Weeks before the disputed Presidential election, long before the explosion of dissent into the streets of Tehran, there were already signs that not all was well in the Islamic Republic of Iran.
Mass arrests at May Day demonstrations, suppression of strikes at factories, jailing of leaders of independent trade unions in transport and industry – this was the prelude to hundreds of thousands openly shouting “death to the dictatorship” in the streets of Iran’s capital in June 2009.
The international trade union movement has been increasingly focussed on Iran in the last year and has issued a call for a global day of protest on 26 June to focus attention on the violation of workers’ rights in that country.
Four organizations have taken the lead. They are the International Trade Union Confederation (ITUC), which represents 168 million workers in 155 countries, as well three global union federations representing teachers, food and transport workers. Amnesty International supports the campaign.
The involvement of the teachers, food and transport workers global union federations is significant.
The transport workers (ITF) were the first global union federation to get involved because of the tremendous strike by Tehran bus drivers led by Mansour Osanloo, who remains a prisoner of the regime.
The food workers (IUF) are involved because of the emergence of an independent trade union at the Haft Tapeh sugar factory, where workers have conducted strikes against non-payment of wages and whose union leaders have been jailed.
The teachers (EI) have been focussed on Iran in part because of the death sentence handed down on a trade union activist, Farzad Kamangar.
This represents a level of involvement in Iranian labour affairs that is unprecedented.
In its annual survey of violations of workers’ rights issued this month, the ITUC writes that “Iran continues to stand out for its particularly fierce anti-union repression … Hundreds of workers were arrested for taking part in trade union activities, particularly in the education sector. The Revolutionary Courts delivered 11 new prison sentences against trade unionists and condemned four workers, including two women, to flogging.”
Though no one could have anticipated the events now taking place in Iran, the timing of this day of action is extraordinary.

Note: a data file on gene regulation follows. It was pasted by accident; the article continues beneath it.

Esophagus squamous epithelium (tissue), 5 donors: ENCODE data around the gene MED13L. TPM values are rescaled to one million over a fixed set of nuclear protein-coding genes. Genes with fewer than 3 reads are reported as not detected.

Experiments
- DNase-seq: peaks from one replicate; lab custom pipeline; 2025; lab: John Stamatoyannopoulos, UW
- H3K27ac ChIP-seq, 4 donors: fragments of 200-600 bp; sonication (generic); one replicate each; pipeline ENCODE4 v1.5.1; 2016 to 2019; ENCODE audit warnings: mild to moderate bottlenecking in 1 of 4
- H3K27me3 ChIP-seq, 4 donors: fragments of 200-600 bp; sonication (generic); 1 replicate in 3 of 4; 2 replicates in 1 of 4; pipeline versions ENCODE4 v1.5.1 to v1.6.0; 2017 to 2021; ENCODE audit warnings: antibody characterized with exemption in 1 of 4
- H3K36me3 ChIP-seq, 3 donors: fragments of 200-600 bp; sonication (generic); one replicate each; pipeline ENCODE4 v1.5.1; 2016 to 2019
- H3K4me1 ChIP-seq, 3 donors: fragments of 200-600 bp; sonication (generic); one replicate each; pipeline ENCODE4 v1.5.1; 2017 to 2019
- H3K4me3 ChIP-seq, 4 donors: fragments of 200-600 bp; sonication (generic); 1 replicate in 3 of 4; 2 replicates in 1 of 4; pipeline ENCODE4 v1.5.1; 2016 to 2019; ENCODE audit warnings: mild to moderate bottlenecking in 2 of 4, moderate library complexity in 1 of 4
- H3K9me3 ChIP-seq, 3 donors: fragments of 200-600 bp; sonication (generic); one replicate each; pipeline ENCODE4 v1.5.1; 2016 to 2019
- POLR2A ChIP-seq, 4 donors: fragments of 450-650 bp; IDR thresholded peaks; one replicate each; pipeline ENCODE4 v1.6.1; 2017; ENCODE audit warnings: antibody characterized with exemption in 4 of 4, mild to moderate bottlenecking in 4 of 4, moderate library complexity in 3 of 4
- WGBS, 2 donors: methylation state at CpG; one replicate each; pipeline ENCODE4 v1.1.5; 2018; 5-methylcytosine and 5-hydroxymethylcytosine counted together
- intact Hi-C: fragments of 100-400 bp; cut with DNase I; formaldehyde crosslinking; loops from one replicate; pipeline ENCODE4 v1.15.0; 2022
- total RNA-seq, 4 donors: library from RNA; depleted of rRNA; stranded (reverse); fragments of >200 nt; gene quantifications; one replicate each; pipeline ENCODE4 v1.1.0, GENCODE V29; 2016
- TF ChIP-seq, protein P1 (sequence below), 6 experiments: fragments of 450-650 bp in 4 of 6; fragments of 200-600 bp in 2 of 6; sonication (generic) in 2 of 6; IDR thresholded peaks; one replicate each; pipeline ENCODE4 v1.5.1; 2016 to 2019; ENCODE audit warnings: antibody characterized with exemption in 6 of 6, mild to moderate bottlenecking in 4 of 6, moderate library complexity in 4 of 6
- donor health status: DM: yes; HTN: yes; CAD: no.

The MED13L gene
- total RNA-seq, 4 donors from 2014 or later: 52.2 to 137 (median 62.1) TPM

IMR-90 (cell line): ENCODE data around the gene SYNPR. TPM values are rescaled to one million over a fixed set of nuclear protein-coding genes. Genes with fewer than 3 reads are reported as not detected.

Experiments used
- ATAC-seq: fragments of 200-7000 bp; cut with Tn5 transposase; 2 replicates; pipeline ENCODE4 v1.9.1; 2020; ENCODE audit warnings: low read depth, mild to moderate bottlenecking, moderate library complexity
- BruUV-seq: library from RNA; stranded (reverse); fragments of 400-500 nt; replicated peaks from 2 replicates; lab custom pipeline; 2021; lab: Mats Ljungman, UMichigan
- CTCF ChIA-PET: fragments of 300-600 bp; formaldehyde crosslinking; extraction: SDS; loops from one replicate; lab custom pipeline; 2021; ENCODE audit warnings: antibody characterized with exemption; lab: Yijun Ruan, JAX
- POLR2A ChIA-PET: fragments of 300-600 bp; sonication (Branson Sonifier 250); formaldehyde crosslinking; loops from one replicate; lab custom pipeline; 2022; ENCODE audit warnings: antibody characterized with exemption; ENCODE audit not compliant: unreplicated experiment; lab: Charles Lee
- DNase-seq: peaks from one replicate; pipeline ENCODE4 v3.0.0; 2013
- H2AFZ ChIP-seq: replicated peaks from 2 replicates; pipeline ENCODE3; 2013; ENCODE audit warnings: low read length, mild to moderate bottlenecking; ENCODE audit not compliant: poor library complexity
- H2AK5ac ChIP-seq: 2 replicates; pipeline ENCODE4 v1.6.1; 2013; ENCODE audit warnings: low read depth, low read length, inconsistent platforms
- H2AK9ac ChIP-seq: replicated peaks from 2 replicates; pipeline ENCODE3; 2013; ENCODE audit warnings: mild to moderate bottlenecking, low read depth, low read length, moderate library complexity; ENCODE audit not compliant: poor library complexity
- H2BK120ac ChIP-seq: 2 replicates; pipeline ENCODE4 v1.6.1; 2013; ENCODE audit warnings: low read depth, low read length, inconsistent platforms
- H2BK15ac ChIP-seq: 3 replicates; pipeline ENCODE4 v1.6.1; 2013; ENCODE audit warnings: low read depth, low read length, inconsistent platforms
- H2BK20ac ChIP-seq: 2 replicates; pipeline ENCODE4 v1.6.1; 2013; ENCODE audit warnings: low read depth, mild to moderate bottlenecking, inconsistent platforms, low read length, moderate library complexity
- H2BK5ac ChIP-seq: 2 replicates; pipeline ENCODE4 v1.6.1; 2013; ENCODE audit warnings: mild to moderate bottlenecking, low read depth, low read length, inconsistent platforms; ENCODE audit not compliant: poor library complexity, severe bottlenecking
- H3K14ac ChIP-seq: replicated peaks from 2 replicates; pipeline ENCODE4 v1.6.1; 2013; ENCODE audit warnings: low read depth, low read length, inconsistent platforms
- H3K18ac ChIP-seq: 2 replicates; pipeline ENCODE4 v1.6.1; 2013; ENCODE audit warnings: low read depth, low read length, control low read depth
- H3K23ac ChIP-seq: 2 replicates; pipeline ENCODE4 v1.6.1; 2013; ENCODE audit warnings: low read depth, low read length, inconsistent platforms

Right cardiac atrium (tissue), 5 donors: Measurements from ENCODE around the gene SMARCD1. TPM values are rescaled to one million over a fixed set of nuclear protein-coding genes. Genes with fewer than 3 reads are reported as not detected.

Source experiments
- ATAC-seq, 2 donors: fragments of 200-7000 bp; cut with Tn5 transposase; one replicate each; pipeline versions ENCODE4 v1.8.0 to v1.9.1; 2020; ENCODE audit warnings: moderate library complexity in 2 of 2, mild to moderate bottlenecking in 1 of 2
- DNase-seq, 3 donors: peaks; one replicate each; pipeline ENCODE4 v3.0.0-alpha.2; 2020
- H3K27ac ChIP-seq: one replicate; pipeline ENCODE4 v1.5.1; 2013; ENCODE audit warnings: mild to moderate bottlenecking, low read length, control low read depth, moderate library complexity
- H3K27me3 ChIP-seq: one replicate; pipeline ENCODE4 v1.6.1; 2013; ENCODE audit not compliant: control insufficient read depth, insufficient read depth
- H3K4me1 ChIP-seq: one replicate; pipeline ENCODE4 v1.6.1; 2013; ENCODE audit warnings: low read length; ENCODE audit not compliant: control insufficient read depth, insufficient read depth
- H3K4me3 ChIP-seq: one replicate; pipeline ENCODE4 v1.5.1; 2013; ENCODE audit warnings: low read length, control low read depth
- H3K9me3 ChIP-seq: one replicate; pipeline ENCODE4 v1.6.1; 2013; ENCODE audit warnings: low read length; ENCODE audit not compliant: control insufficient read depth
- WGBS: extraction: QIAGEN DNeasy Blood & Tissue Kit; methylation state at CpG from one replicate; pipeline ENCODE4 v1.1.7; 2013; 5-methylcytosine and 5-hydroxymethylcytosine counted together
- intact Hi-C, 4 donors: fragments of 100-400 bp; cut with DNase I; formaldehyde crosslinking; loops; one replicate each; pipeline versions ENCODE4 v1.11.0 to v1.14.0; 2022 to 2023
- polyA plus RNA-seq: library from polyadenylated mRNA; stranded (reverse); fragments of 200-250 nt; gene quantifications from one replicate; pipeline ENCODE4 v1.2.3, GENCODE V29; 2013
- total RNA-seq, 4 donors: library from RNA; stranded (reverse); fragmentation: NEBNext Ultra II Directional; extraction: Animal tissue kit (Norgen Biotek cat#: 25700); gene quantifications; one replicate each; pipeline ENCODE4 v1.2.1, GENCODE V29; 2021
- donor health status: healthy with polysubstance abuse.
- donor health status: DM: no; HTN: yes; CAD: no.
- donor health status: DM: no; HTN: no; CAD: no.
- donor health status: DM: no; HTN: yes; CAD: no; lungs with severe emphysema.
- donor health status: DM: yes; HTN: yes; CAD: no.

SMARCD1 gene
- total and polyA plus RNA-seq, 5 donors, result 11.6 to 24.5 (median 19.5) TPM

While the mainstream media has focussed on “middle class” support for reformist elements among the ruling mullahs, the shouts of “death to the dictatorship” reveal a much stronger under-current of anger. The unrest in Iran’s factories and other workplaces over many months have shown to anyone who was paying attention that this is not just a battle between “liberals” and a repressive regime. This is also a class struggle.
Developments in Iran today can be compared to the summer of 1979 in Poland.
Back then, though media attention may have focussed on intellectual dissidents in countries like Poland, we now konw that there was a strong under-current of working class unrest.
When it exploded in Gdansk, the Stalinist system was shaken to its core.
The support given by many in the international trade union movement to Solidarnosc – and not all unions were sympathetic – was crucial to that movement’s eventual triumph.
Today, while the mainstream of the international trade union movement is showing an unprecedented level of interest in and solidarity with Iran, there remain those on the Left who are wary of backing the opposition to Ahmedinejad for fear of playing into the hands of American “imperialism”.
They do not seem to mind that this regime not only makes the lives of individual Iranians unbearable, but that it serves as the center for global Islamist terrorism with its support for Hizbollah and Hamas. For some, the regime’s violently anti-Israel stance is its most endearing characteristic and makes it worthy of support.
In that sense, the next few weeks are a test for the Left and the unions.
Some, like the notorious George Galloway MP in Britain, will choose to throw their support to the Iranian regime.
Others will choose to stand with the Iranian working class in its battle not just for trade union rights, but for democracy.
On 26 June, in cities around the world, trade unions and the Left will have the chance to show, in the words of the old union song, which side they are on.
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